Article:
The horses don’t do all the work

South Waikato News - - SPORT / TE PAPA HA¯ KINAKINA - By LISA MANSELL,

South Waikato Dis­trict co-or­di­na­tor Wel­come back col­umn read­ers. Let’s get down to business; we are now into week two of six weeks and will be writ­ing about horse rid­ing. For those that don’t ride horses, you’re think­ing how can you get fit rid­ing a horse? Doesn’t the horse do all the work?

Ev­ery sport uses dif­fer­ent mus­cle groups and stretches new ar­eas of your body, which means that you will con­cen­trate on dif­fer­ent ex­er­cises in or­der to get in shape.

This is no dif­fer­ent with horse­back rid­ing.

Although peo­ple say the horse does all the work, any­one who rides knows that to be a good rider, you need to be an ath­lete. Horse rid­ing typ­i­cally uses the fol­low­ing mus­cle groups: shoul­ders, tri­ceps and bi­ceps, ab­dom­i­nal mus­cles, back, in­ner and outer thighs, back of the calf.

While rid­ing is a great ex­er­cise in it­self, it also helps to sup­ple­ment that ex­er­cise.

You’ll feel bet­ter, and you will make your horse’s job eas­ier.

Why is a fit rider bet­ter for a horse? Com­pare hold­ing a small child who’s asleep to when it is awake and sit­ting up in your arms. Chances are the child asleep will feel like a sack of pota­toes, and while awake will feel like it weighs less be­cause it is hold­ing it­self up. A rider who is fit and toned will feel lighter on the horse’s back com­pared to a rider of the same weight who is more sloppy in the sad­dle.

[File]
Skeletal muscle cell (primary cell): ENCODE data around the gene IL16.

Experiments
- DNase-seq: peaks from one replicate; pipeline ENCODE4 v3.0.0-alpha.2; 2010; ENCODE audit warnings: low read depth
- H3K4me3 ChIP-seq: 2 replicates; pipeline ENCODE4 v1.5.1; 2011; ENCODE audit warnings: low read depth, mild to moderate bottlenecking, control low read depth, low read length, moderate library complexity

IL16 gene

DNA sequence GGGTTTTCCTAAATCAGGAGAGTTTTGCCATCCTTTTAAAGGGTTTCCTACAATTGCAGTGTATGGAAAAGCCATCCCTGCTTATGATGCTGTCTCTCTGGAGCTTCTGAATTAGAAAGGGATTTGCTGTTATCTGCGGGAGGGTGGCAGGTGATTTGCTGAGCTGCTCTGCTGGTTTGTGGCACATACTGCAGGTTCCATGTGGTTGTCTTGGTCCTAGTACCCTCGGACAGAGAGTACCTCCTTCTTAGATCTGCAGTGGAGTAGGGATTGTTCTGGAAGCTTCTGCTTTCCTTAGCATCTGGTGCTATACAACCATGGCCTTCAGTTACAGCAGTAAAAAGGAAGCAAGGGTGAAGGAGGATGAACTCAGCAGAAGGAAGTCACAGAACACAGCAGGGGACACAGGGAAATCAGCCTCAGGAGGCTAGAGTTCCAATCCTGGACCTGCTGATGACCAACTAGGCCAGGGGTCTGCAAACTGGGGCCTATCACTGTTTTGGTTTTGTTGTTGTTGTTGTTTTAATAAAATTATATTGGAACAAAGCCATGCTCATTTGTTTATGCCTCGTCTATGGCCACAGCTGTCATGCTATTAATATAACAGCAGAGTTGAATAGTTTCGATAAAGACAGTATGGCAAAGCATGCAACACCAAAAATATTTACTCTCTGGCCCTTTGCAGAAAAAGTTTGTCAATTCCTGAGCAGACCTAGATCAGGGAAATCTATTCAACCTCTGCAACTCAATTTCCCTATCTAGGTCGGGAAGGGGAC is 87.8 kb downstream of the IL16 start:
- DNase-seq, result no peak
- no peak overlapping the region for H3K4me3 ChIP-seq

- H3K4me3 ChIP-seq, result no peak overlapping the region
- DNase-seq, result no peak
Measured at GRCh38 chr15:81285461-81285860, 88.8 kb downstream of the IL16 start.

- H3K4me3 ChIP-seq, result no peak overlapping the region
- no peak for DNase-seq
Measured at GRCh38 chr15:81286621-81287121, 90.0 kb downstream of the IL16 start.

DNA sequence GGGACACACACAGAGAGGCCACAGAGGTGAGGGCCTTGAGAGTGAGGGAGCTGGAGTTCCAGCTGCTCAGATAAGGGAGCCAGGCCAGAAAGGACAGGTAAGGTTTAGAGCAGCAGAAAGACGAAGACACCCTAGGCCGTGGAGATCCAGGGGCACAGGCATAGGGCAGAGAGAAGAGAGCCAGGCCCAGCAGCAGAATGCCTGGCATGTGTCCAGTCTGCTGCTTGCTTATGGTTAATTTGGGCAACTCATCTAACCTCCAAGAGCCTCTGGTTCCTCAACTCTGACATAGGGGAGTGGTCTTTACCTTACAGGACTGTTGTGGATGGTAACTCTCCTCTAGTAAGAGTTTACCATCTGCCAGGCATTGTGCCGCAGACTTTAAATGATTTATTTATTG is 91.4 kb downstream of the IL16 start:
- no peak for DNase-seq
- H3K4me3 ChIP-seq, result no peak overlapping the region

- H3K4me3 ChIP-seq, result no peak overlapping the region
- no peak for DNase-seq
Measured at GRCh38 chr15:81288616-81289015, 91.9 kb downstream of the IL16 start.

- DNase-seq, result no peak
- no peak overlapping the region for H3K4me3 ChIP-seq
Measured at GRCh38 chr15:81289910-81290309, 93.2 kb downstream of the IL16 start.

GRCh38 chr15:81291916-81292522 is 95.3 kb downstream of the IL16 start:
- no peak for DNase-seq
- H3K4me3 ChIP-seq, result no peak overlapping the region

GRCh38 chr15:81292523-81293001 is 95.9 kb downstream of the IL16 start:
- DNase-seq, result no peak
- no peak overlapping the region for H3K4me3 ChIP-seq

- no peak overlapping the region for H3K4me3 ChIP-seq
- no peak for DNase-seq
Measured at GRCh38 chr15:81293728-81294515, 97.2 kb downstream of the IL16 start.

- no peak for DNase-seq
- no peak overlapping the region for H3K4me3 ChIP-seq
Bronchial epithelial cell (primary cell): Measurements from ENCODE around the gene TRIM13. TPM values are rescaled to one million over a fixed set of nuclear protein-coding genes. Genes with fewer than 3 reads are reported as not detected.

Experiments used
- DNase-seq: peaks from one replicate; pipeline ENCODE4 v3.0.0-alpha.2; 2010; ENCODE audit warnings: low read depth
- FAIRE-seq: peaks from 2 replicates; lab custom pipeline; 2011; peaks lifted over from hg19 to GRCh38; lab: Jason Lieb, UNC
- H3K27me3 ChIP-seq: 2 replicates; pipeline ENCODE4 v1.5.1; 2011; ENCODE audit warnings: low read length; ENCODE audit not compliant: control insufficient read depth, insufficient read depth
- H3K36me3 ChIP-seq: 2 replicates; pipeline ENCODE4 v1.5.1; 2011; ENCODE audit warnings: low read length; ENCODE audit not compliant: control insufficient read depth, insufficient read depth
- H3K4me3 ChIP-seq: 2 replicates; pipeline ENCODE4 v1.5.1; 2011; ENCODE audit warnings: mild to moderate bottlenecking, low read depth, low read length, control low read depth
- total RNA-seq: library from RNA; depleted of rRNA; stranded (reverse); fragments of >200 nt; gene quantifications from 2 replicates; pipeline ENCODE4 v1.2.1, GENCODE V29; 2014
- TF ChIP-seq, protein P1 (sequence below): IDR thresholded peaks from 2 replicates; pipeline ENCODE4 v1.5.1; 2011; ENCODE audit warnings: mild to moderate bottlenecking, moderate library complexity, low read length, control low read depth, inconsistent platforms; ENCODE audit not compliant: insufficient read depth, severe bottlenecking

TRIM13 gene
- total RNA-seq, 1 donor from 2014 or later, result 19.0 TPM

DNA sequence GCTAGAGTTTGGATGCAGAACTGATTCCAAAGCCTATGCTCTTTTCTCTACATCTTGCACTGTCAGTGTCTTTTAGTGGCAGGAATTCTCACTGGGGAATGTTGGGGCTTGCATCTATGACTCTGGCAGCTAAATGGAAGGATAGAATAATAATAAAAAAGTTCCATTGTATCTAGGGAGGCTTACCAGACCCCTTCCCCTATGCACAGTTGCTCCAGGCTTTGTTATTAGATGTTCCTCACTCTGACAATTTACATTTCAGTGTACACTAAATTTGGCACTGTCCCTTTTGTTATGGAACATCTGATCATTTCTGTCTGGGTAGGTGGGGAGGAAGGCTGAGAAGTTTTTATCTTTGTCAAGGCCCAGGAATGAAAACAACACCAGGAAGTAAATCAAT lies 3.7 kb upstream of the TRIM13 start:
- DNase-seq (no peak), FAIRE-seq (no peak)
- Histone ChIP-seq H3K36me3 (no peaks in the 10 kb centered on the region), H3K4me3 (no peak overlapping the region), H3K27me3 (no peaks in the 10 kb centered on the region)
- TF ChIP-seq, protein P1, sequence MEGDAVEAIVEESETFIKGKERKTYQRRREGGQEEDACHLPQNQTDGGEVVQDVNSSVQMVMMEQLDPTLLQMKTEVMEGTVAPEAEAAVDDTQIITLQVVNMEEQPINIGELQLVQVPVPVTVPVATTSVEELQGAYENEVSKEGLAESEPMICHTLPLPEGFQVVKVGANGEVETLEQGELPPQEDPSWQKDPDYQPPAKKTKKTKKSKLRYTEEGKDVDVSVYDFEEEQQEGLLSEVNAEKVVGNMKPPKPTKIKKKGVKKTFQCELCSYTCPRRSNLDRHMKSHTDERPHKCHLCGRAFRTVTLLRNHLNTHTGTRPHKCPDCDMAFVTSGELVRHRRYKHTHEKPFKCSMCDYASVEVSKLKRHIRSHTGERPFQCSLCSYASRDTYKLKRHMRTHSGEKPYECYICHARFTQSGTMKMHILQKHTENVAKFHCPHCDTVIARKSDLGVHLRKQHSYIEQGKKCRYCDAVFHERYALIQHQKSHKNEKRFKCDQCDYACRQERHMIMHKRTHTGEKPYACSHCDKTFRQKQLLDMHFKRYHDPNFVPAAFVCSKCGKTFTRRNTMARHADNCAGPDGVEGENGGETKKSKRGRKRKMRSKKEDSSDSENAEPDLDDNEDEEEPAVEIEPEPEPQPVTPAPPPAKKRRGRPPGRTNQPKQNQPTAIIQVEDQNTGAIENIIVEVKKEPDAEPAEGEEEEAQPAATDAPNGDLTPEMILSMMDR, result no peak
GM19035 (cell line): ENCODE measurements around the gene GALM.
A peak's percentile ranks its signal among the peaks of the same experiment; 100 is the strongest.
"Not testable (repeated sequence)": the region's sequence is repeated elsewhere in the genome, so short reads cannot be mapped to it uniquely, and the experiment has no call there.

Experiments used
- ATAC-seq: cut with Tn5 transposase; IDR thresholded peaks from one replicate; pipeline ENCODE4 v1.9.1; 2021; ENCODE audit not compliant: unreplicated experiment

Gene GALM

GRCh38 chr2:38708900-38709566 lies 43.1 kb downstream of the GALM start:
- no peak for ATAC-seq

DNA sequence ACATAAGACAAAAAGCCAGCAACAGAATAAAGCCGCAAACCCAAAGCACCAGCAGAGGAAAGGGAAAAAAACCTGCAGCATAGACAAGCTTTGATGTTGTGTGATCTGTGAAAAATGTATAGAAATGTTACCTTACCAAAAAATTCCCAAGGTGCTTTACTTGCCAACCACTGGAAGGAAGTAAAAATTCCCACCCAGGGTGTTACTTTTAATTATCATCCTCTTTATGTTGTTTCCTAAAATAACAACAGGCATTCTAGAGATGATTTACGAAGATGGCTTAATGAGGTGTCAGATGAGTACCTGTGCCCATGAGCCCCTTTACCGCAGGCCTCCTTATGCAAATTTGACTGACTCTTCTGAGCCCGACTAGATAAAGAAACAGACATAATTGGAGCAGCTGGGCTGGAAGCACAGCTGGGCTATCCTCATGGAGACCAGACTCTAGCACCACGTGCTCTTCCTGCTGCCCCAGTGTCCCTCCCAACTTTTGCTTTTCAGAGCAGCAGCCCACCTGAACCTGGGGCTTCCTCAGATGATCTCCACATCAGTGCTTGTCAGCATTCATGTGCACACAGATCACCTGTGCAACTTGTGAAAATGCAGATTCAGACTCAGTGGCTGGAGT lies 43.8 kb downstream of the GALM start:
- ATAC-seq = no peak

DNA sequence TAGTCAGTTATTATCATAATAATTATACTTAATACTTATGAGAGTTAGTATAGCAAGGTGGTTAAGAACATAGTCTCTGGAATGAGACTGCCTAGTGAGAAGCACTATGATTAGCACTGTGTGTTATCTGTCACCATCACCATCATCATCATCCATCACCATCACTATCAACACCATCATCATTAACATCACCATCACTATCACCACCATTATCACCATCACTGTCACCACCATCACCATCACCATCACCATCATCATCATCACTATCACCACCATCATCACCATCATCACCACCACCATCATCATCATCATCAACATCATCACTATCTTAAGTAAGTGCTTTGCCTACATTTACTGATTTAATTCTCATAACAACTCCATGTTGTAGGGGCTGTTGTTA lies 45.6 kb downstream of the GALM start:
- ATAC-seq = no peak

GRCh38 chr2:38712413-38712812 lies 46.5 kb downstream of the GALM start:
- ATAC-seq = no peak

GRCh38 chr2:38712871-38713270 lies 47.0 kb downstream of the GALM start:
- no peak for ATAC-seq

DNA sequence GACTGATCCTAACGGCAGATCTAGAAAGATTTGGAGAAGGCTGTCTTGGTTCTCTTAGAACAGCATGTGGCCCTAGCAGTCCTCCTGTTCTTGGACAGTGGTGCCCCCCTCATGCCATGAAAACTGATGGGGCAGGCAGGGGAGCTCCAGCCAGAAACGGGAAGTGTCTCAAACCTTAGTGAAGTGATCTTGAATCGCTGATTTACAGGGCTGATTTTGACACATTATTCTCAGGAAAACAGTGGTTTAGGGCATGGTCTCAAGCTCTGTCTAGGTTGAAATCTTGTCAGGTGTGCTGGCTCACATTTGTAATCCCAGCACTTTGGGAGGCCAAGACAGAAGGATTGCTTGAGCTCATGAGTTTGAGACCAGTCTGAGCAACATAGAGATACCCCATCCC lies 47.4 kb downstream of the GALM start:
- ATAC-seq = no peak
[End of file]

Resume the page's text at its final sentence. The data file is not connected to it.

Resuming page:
Poor pos­ture, mus­cle im­bal­ances, and gen­eral lack of fit­ness can make rid­ing less en­joy­able, and may lead to less time in the sad­dle. Not be­ing able to use cer­tain mus­cles prop­erly will make sig­nalling and con­trol­ling your horse more dif­fi­cult. You can also af­fect your horse’s way of go­ing and the sound­ness of his back by be­ing unfit and un­bal­anced.

If you only get out to ride oc­ca­sion­ally or do ma­jor pad­dock clean­ing on week­ends, stay­ing fit can help you avoid the week­end war­rior syn­drome aches and pains from us­ing mus­cles not ac­cus­tomed to the job you sud­denly ask them to do.

Re­mem­ber to start slow when be­gin­ning any ex­er­cise, in­clud­ing rid­ing. To get you started the Pu­taruru Pony Club will be host­ing a pony club event on Novem­ber 30 at Kells Lane, Lich­field, Pu­taruru. Con­tact Dee on 027 589 9498 or Hi­lary 021 132 5560.

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